Babcock’s professional coaching career began as a goalkeeper coach for the men’s and women’s programs at Western Texas College in Snyder before being promoted mid-season to assistant coach. He then began his high school coaching career as an assistant at Dumas High School for the boys and girls teams before moving to Lubbock Monterey as head girls coach the past two seasons.
Even with 21 years of experience coaching soccer, Babcock said he’s constantly looking at ways to improve himself as a coach.
“As a coach, I consider myself to be progressive,” Babcock said. “Training, style, philosophy, and culture are elements of a program that cannot become stagnant. I constantly evaluate what we are doing to see if my staff is getting the absolute best out of our athletes. I try to learn from those that know more than me, and I study those teams and coaches, and use their programs as influence for the programs I coach.”
Babcock said his coaching philosophy is based on three principles that will serve as pillars for the Lady Jacket soccer program.
“First, the team must trust each other in every aspect of the program,” he said. “Each player must trust that the coaches are giving them the best chance for success, and the coaching staff must trust that each player has bought in to the team philosophy. The second principle is work ethic. Each player needs to work at the best of their ability, whether that’s in the weight room, the field, or the classroom. My teams always strive to be the hardest-working team every time we take the field. Losing a game because we met a team that is better than us is acceptable, but losing because we were outworked is not.
“The third principle is character. A person’s character is more valuable than any other trait. How a player treats their opponent, the officials, and their team can tell me all I need to know about their character. Learning to win with class and lose with grace are lessons that transcend sports and help young people become better adults.”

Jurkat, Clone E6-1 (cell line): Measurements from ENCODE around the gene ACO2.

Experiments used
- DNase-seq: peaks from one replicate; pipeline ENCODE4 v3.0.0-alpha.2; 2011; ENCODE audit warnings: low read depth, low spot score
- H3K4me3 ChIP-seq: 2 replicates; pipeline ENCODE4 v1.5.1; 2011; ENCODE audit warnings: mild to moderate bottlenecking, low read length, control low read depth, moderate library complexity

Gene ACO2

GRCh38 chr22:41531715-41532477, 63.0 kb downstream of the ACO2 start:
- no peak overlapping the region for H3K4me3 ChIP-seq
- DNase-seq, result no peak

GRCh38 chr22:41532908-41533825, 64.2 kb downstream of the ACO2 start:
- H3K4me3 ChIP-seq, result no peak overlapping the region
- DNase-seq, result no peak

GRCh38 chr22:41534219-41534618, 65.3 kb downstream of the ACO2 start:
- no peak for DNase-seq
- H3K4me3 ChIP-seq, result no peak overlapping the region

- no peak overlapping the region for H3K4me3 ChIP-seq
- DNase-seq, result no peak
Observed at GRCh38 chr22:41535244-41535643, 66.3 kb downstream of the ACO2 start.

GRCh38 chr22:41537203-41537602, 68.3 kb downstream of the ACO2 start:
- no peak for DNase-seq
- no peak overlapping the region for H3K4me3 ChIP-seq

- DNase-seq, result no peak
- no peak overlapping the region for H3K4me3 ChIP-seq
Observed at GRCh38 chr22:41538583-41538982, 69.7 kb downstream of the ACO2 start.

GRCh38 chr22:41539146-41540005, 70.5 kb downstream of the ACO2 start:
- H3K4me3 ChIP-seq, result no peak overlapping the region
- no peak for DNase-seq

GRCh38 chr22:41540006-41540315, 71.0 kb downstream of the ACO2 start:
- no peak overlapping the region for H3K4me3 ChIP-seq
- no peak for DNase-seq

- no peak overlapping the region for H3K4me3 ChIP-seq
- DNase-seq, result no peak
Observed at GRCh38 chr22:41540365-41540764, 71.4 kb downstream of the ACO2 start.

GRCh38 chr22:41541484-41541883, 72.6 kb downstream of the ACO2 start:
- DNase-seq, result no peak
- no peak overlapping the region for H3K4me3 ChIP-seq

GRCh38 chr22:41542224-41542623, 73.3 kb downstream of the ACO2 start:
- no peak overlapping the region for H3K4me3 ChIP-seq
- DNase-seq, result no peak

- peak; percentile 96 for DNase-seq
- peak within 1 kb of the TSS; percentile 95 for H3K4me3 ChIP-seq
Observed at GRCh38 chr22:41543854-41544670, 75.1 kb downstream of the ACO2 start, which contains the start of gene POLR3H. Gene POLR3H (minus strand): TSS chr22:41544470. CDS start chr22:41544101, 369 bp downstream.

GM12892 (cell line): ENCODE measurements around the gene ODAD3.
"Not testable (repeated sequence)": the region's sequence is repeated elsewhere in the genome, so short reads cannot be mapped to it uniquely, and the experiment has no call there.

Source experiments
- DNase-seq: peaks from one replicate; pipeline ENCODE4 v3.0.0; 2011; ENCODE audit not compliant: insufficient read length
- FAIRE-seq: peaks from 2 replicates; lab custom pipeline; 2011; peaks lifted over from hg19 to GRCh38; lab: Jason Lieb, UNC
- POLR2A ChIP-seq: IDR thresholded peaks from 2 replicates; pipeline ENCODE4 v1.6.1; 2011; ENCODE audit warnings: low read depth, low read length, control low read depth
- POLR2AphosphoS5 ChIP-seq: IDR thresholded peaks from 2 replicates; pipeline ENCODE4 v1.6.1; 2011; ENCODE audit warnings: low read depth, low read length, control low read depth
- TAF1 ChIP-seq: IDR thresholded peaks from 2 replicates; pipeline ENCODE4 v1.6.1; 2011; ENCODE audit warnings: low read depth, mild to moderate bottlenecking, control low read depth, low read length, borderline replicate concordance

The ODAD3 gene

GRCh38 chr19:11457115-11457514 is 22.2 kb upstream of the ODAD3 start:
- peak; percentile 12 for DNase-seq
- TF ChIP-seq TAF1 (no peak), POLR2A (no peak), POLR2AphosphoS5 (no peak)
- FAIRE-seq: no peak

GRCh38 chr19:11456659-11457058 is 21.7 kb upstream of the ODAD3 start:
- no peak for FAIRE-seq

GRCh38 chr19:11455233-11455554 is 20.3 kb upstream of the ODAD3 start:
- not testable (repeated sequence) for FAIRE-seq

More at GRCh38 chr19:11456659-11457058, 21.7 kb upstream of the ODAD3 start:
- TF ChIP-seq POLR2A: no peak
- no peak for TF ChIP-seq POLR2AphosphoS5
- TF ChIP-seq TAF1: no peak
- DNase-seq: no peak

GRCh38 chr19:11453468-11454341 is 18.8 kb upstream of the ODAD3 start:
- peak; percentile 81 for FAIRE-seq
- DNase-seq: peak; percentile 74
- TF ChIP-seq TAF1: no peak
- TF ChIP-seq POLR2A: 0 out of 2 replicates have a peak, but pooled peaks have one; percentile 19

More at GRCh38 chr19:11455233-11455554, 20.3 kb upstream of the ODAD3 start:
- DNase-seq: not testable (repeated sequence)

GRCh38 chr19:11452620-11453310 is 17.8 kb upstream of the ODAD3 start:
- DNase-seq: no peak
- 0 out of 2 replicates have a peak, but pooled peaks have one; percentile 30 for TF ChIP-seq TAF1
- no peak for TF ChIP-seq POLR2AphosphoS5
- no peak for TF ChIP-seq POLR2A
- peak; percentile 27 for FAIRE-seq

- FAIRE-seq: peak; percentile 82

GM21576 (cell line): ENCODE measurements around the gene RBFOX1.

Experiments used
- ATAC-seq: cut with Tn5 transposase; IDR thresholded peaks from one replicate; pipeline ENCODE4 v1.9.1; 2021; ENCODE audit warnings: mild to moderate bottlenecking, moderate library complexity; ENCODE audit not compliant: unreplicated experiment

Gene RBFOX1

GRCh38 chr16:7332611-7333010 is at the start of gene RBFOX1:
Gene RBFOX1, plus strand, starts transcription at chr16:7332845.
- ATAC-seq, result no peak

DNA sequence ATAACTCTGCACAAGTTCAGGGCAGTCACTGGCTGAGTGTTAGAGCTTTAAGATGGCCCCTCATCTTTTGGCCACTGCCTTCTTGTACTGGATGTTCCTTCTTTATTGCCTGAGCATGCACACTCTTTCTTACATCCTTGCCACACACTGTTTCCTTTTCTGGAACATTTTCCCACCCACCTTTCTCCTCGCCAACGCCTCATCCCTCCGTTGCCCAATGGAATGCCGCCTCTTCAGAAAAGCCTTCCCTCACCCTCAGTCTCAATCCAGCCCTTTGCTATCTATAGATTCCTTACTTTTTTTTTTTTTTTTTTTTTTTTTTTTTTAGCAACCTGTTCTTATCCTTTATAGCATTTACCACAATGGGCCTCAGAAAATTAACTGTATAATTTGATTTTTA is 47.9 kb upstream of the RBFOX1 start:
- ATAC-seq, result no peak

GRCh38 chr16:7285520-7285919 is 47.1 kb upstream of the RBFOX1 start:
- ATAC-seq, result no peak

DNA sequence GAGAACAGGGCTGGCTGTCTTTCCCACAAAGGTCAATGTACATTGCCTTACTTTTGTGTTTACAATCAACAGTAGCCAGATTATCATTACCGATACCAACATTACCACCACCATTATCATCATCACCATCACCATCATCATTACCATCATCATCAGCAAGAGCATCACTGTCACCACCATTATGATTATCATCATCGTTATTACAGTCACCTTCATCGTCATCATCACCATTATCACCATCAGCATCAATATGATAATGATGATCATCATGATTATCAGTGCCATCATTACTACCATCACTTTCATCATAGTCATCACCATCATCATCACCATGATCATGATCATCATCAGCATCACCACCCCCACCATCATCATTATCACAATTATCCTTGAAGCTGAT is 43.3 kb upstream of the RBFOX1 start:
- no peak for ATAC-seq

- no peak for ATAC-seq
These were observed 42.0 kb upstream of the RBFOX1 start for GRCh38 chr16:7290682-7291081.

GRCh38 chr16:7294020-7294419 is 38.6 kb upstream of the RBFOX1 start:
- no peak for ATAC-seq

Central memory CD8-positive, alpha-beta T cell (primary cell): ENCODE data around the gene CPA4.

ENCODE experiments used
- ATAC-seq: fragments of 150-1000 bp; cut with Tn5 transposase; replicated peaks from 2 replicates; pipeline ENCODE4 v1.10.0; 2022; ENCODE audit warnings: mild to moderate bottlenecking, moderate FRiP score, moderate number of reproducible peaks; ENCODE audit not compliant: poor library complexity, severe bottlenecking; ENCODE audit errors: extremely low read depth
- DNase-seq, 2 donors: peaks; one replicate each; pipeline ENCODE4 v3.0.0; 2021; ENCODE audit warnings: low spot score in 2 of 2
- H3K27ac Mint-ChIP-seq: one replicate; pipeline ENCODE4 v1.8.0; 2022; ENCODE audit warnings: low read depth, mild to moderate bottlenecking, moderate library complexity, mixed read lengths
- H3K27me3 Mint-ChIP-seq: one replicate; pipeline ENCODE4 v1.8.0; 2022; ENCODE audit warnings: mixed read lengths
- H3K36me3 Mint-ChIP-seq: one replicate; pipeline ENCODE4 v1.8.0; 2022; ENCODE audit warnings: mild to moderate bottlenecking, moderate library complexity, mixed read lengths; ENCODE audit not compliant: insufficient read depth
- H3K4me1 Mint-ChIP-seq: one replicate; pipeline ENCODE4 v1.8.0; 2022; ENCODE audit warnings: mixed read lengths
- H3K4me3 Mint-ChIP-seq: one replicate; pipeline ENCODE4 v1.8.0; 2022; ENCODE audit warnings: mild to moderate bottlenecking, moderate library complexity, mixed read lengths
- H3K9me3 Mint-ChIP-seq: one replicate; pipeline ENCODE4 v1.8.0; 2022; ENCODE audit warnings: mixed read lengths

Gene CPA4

As for on the field, Babcock knows a couple of traits that he wants his team to possess.
“Ideally I want our team to be known for being the most fit team on the pitch,” he said. “I want my team to be able to wear our opponents down and take advantage of our fitness in the latter stages of a match. Our style of play will be a high-pressure style. Keeping the pressure on the opponent when we have the ball, and when we lose the ball we will press them to win it back. Living in Lubbock for as long as I have, I draw influence from former Texas Tech football coach Mike Leach’s philosophy of out-scoring your opponent instead of focusing on the opponent scoring less than us.”
Babcock is a 2000 graduate of Roosevelt High School in Acuff (Lubbock). He and his wife, Mariah, have a nine-year-old son, Bransyn.